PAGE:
If you are claiming Universal Credit no deduction will be made if the person who lives with you is:

  • aged under 21

  • in receipt of Pension Credit

  • in receipt of the care component of disability living allowance (middle or highest rate), attendance allowance, the daily living component of personal independence payment

  • in receipt of carer's allowance

  • a prisoner

  • a carer of a child aged under 5

  • a child (or step-child) in the Armed Forces who

The amount your benefit will be reduced by depends on the other person's income. If they are not willing to give their income details to you, ask them to contact the benefit department directly.

Former non-dependants

If you previously lived in a property as a non-dependant and then become responsible for paying rent at the same property, e.g. you become a joint tenant, then the benefit department are likely to look into whether this arrangement was set up to take advantage of the benefit scheme before deciding if you are eligible.  

Find out more

Find out more including how to apply see the page Universal Credit and help to pay rent.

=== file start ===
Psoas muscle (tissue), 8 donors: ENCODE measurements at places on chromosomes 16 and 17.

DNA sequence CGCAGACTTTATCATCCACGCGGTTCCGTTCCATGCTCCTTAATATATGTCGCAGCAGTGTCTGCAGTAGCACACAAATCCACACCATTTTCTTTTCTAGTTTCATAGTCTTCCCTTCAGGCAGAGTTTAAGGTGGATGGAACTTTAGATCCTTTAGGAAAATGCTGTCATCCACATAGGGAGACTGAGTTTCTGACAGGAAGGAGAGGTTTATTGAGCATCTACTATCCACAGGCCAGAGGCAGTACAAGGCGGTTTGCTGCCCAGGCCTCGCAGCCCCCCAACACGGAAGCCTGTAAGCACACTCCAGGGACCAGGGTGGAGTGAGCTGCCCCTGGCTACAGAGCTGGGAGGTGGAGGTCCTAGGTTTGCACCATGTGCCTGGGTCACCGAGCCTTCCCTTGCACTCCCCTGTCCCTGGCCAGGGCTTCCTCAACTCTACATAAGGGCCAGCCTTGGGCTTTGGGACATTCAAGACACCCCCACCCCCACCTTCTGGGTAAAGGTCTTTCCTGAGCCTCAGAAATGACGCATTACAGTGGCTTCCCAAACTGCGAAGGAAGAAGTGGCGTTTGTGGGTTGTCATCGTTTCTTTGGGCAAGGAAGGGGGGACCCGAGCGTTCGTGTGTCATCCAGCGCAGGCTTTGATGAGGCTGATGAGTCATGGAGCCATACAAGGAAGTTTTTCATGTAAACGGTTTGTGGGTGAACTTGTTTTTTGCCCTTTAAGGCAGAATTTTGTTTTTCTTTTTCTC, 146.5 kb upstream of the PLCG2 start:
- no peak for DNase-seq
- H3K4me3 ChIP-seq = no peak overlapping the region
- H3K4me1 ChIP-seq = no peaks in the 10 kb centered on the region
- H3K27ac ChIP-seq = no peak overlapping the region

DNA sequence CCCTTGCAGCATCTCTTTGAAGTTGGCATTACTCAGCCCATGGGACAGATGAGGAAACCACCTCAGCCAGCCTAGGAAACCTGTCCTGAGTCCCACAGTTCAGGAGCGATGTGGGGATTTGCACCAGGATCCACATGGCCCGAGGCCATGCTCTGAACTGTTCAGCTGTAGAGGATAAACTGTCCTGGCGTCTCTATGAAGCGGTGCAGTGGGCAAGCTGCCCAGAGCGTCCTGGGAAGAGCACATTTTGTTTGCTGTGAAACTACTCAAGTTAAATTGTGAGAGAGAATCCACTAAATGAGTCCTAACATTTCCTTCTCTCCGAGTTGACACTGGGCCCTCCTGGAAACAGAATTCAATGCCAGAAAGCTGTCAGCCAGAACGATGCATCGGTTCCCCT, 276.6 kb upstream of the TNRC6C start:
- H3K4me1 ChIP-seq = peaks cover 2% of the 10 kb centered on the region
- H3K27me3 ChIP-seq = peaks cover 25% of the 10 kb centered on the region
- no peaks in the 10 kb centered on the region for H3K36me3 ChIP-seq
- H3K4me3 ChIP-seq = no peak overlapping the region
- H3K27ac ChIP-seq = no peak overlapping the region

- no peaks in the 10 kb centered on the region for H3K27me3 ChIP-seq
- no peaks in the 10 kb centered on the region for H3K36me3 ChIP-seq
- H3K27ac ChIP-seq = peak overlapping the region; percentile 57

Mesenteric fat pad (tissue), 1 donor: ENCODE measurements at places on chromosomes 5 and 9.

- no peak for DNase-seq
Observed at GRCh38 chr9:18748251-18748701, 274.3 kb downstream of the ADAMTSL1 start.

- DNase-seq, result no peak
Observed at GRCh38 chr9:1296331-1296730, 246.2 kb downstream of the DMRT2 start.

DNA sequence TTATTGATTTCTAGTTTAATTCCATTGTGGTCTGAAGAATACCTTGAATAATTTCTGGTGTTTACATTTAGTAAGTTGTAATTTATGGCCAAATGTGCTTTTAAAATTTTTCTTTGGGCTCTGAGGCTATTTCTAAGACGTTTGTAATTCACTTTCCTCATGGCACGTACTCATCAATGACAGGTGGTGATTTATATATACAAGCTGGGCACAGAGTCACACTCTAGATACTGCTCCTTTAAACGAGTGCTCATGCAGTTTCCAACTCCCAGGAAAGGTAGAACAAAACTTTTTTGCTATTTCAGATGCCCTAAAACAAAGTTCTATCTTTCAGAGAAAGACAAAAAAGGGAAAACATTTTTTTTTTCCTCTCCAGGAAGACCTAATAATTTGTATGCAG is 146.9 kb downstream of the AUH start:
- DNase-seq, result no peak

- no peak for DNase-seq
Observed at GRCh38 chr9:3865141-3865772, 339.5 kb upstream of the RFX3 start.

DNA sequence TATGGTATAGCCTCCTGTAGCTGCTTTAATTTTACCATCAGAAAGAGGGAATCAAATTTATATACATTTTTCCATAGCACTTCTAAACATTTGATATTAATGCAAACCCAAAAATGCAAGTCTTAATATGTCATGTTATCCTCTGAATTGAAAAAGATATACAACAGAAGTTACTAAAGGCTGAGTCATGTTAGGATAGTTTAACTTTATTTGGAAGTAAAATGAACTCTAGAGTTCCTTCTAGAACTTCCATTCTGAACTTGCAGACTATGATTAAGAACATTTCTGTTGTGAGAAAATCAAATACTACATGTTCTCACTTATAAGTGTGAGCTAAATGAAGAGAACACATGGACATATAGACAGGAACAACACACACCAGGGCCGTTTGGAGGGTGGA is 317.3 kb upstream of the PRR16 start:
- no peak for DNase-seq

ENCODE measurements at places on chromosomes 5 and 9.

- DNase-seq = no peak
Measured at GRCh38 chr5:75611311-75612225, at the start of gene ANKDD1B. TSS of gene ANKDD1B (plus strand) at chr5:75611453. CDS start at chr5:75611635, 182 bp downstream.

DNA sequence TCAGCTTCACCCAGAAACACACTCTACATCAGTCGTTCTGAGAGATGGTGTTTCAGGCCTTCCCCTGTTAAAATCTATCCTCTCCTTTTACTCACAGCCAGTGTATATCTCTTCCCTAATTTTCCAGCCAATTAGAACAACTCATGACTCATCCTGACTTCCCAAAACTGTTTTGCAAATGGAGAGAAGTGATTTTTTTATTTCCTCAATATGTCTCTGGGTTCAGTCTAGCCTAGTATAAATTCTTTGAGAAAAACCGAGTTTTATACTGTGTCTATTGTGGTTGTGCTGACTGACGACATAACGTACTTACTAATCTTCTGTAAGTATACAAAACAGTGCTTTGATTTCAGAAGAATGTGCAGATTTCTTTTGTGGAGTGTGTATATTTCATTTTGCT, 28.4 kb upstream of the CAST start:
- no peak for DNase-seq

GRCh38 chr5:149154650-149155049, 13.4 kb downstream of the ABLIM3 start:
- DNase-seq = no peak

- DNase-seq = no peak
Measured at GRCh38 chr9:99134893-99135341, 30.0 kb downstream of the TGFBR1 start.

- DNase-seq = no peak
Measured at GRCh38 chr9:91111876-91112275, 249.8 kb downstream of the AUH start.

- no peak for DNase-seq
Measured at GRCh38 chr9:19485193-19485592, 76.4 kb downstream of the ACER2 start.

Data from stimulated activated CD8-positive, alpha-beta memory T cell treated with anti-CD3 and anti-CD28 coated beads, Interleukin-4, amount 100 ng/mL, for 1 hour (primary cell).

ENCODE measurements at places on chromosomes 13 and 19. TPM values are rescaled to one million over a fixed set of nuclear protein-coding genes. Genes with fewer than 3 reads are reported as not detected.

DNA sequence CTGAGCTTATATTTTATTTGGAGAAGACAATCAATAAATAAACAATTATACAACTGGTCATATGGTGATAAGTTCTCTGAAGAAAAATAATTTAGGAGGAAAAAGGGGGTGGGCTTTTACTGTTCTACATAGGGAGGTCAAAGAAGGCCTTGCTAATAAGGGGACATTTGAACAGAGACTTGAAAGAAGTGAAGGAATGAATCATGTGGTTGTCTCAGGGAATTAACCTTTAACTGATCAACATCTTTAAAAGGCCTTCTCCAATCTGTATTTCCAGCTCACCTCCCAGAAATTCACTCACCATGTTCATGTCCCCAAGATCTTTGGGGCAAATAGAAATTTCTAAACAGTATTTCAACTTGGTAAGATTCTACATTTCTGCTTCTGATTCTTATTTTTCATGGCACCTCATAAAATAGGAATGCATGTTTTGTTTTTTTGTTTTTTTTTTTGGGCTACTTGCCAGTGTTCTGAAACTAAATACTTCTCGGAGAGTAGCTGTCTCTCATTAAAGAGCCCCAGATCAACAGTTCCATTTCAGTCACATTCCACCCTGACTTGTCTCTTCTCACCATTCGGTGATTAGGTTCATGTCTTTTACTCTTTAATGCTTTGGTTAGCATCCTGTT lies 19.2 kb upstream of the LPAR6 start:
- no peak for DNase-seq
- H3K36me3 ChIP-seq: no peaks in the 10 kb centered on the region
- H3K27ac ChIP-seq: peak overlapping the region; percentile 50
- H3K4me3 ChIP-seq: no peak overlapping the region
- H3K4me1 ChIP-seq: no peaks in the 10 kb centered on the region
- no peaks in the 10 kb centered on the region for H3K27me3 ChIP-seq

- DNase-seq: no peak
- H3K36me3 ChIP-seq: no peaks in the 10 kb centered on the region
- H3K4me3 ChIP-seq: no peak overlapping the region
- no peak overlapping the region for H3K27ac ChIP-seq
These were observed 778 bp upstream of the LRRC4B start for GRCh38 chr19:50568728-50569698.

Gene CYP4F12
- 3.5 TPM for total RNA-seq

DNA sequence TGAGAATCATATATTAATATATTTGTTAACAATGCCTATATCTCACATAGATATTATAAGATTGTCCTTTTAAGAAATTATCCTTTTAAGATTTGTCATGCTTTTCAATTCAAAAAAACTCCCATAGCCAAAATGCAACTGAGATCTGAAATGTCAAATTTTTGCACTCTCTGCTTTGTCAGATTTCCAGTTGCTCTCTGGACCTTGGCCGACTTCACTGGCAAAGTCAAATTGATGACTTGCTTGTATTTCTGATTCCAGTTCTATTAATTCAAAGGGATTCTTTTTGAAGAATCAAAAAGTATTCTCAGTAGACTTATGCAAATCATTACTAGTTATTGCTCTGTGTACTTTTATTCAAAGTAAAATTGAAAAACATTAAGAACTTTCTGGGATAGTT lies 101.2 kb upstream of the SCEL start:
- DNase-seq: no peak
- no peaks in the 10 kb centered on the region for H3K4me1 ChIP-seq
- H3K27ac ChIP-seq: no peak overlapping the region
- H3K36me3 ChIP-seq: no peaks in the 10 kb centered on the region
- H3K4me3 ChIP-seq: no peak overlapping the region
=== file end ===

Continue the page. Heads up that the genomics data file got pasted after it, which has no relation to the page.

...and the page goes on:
If you are in receipt of state pension age or you receive Severe Disability payment or you are living in temporary or supported housing see the page Housing Benefit.

If your benefit doesn't cover your rent

If you are having  difficulty making up the difference between your rent and the benefit you receive, you may be able to apply for a Discretionary Housing Payment.

Help and advice

If you do not know how much benefit you will get, or you are already claiming but are not sure if you are getting the right amount, speak to an adviser.

How to check if you're entitled to benefits

Turn to Us has an online benefit calculator. You can use this to check if you are entitled to any extra money. It can be useful to have information with you about any money you have coming into your household already and what your monthly rent payments are before you use this tool.

Citizens Advice Scotland and Money Advice Scotland can provide money advice and welfare benefit checks and other financial support information.

Scotland’s Financial Health Service Advice offers lots of useful information about money and finances and has helpful links to services by council area.

If you need to talk to someone, we’ll do our best to help. Get Help

Last updated: 11 January 2021

Housing laws differ between Scotland and England.

This content applies to Scotland only.

Get advice if you're in England